The Dividing Lines

A year and a half ago, I wrote that Cleveland is a divided land.   The legacy of segregation is clearly on display.  The white community and the black community seem to exist in largely separate spheres, interacting only at Delta State, Walmart, and Kroger.  Otherwise people live their lives totally apart.   I haven’t really seen a lot of overt racism, but the pattern is clear all the same.  Yet its easy to put the reality out of your mind when you only live in one of those spheres.

But something got me thinking.  Recently I ran into a map which brought all the above back into focus.  Done right, maps can put things into perspective and show things in a completely different light.  This one was no different.  It was created by the  Demographics Research Group at the Weldon Cooper Center for Public Service at the University of Virginia.  They took aggregated data from the 2010 census and plotted it out on a map.  Each person is represented by a dot which is then color coded to represent race.  Of course I scrolled over to Cleveland, MS. Here are the results:

Dot map of Cleveland, Mississippi

The visual representation drives home how starkly divided Cleveland is.  Historically the dividing line was the railroad which ran through the center of town.   The tracks are gone, but people still live on either side of where they were.   The only exception is Delta State which is the mixed blue/green area off to the left.

Looking at the map, I realized so much of my life is lived in the white part of town.   My apartment is two blocks from Delta State, all of my friends live within a few miles of it, and most of my favorite places are there too.  Clearly my perspective is shaped by life in only one part of Cleveland.  Suddenly calling it an oasis does not seem entirely appropriate.  The fact is, I have no clue what life is like on the other side of town.

When it comes to segregation Cleveland is not remotely unique.  The map does an excellent job of representing America’s racial divisions. They’re especially stark in big cities such as New York, Baltimore, or Philadelphia to say nothing of Detroit and St. Louis.   So its not fair to single out one small town just because its in Mississippi and happens to be divided along racial lines.

Ironically the African American side of town if the one people are most likely to see.  Davis Ave, which runs through the center of the map, is the local name for Highway 61.  As the main North-South thoroughfare in the Delta, it is the one route through which people are guaranteed to pass through Cleveland.   When they do so, all they see is Walmart, strip malls, fast food, and Cleveland’s African-American population.  To the uninitiated, the town must look little different from any other Delta town.  Everything which makes it special is off the beaten path and thus invisible to passing travelers and, I suspect, journalists.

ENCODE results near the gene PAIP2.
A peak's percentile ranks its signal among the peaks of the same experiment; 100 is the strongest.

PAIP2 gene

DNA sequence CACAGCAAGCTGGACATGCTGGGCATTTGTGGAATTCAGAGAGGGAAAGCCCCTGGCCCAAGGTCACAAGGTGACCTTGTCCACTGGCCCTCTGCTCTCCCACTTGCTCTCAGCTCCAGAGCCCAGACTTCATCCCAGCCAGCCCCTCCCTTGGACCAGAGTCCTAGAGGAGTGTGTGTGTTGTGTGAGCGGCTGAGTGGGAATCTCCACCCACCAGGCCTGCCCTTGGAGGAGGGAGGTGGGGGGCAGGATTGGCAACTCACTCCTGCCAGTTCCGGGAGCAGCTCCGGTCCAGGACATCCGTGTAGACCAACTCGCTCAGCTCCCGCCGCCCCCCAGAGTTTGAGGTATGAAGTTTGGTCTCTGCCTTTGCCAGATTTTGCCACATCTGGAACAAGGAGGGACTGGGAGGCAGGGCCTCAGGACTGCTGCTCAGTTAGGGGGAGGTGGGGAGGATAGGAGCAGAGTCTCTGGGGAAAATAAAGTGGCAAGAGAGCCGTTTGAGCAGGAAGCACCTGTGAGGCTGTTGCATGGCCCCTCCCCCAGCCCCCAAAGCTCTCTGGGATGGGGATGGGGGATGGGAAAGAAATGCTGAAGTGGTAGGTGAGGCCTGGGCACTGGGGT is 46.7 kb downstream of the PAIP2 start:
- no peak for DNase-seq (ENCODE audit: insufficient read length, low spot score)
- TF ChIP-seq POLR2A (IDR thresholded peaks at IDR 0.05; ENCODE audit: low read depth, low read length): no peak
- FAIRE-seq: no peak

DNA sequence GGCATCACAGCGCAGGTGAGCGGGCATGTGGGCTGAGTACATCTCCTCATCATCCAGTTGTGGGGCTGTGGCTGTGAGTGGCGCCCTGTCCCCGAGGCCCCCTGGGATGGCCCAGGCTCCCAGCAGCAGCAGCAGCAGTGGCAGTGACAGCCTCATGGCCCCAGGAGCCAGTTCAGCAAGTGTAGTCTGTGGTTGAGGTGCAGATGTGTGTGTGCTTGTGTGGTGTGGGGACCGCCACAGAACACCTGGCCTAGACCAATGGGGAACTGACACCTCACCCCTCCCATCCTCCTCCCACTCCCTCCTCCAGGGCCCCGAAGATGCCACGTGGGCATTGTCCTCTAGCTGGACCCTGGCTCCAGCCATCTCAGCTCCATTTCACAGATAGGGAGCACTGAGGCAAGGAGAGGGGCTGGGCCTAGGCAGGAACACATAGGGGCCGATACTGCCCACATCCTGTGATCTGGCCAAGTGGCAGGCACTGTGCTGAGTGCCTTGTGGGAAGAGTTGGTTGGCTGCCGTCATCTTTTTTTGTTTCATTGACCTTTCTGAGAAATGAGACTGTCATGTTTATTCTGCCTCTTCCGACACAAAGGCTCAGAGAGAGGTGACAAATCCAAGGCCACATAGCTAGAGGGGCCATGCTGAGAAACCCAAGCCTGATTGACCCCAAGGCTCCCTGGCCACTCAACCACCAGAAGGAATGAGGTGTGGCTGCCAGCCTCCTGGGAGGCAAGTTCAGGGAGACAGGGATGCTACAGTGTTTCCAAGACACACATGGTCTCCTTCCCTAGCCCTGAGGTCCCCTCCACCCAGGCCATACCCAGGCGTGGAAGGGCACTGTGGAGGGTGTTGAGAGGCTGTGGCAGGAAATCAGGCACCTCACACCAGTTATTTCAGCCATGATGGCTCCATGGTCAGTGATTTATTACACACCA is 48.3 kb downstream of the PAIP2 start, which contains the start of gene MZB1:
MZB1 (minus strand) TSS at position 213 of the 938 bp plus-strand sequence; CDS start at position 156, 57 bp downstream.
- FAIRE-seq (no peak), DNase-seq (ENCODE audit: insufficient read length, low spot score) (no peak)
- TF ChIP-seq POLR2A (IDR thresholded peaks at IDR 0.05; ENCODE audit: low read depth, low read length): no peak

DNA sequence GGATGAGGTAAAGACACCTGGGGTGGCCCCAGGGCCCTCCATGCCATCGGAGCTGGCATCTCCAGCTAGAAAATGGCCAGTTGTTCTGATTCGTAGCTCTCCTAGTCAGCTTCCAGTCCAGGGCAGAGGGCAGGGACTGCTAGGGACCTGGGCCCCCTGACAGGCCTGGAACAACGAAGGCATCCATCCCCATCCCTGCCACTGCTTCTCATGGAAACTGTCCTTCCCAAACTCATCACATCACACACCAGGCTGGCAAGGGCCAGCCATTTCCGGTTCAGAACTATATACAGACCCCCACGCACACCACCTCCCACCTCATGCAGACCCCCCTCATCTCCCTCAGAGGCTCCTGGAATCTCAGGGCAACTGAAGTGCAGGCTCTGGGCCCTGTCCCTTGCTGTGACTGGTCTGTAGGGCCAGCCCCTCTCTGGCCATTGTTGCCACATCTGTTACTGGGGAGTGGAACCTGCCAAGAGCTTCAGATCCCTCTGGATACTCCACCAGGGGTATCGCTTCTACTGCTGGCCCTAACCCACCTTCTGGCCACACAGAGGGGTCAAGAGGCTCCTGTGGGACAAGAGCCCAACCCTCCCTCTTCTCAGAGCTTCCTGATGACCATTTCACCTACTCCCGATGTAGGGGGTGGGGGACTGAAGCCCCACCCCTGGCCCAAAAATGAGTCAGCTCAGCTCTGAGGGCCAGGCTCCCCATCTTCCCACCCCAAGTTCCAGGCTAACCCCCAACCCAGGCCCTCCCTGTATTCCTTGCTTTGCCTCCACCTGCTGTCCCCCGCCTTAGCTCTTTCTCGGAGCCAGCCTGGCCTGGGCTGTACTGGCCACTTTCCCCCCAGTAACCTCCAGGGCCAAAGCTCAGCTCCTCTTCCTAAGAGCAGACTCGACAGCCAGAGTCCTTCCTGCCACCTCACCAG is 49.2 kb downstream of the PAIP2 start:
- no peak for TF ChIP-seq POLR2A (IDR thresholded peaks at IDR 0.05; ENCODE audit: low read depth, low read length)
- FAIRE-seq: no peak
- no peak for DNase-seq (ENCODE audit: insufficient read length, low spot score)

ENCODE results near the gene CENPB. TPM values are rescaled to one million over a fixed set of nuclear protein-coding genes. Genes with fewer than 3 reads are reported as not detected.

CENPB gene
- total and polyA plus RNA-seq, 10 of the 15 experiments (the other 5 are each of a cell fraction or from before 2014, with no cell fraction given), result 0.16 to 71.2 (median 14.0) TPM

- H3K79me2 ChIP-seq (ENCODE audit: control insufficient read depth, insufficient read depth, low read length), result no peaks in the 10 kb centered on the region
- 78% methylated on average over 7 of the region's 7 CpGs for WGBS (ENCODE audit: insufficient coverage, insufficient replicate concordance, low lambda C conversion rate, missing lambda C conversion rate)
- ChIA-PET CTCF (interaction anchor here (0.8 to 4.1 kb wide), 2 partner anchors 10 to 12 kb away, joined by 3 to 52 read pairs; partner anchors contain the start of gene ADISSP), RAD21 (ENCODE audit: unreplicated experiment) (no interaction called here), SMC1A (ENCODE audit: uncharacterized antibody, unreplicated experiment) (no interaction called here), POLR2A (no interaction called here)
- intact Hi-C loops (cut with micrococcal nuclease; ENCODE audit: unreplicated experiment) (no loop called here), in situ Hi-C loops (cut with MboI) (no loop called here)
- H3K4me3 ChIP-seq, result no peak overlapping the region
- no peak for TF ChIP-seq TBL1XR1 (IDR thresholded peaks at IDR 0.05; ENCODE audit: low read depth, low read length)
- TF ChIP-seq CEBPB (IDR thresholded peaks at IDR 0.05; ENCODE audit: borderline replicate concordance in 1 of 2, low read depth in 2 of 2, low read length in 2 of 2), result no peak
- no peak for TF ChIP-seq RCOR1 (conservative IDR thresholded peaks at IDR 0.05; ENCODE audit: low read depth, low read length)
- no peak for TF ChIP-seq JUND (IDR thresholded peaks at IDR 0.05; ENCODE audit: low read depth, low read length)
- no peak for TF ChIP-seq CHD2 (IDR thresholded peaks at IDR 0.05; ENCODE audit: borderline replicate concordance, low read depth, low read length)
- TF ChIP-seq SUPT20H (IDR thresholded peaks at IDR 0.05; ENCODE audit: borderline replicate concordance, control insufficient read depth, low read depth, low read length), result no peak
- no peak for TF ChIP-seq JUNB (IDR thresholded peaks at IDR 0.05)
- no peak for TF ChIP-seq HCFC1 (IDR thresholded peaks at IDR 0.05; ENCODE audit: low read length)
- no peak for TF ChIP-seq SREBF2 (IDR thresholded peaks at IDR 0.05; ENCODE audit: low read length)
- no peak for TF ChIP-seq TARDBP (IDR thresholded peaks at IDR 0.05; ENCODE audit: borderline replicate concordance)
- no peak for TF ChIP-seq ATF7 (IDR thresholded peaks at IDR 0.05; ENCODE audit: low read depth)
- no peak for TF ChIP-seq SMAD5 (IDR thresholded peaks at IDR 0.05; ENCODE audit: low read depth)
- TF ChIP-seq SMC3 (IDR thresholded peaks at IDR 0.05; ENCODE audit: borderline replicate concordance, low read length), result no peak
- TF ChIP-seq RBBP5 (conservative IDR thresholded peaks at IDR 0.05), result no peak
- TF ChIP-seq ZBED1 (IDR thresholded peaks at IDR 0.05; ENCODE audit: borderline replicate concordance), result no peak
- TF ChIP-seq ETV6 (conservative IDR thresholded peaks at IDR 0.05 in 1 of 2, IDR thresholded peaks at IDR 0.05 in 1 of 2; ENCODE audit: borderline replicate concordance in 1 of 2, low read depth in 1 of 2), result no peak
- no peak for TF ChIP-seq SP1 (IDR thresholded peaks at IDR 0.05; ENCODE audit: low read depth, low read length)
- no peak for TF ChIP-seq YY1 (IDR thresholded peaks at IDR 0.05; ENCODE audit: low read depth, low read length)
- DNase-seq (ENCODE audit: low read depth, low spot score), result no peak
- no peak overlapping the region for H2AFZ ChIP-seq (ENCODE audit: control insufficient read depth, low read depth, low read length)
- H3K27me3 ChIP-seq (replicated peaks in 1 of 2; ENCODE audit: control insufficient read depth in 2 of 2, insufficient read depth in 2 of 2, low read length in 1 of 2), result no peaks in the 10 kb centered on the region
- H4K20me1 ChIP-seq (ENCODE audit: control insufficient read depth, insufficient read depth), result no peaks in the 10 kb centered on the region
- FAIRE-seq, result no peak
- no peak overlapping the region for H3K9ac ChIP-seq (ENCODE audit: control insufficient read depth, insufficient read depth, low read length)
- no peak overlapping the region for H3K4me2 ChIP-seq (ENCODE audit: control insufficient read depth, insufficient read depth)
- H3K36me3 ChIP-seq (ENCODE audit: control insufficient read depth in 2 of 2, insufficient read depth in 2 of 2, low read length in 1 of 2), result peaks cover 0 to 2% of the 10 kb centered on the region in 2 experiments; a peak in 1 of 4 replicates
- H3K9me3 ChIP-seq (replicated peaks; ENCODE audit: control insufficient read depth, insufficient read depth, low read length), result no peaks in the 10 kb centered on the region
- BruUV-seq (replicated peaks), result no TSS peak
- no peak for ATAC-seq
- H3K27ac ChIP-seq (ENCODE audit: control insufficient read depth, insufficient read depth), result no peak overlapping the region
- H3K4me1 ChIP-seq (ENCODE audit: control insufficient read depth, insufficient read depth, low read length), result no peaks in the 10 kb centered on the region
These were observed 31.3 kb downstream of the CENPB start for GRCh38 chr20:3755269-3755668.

My experience upon first coming here during my job interview reinforces the above point.  All of the hotels in Cleveland are located along Highway 61 and the restaurants I went to are not far from it either.  So my first impression of the town was of a flat land filled with a giant Walmart, some fast food joints, a few strip malls, and a lot of poor people.  Delta State is in a nice area and the library’s Assistant Director drove me through the neighborhood around it, but it was a whirlwind tour.  In any case, we ended up going through some less desirable areas where I saw more poor people and a broken down strip mall.  On top of everything, the weather was cloudy and dreary much of the time.  Cleveland seemed like the saddest place on earth.

It wasn’t until I began living here that I realized there are a lot of cool things happening.   The problem is they are well hidden.  Not only is the most developed part of town off the beaten path, but the inhabitants don’t really advertise themselves.  Many people in Cleveland aren’t too keen on self promotion it seems.  And there is no reason for them to be.  If you work at Delta State and have friends who live in the nearby neighborhoods there is not much incentive to tell strangers about your life.  On top of that a lot of the natives are rather insular.  Its possible the local culture is hidden by design.  The only time we all come out of our collective shell is when Teach for America arrives in June.  Of course in that case there are more incentives than usual to put on a good face and show the newcomers around.

Nevertheless Cleveland is still a great place to live.  There is certainly life on the other side of the tracks.  The Senator’s Place is on that side of town.  I’ve also heard great things about East Side High School.   It may not be an oasis, but the town is still far more developed than most others in the Delta.

Article by Mike

Mike is the Head of Discovery Services for the Delta State University Library. He has lived in Cleveland since May 2013.

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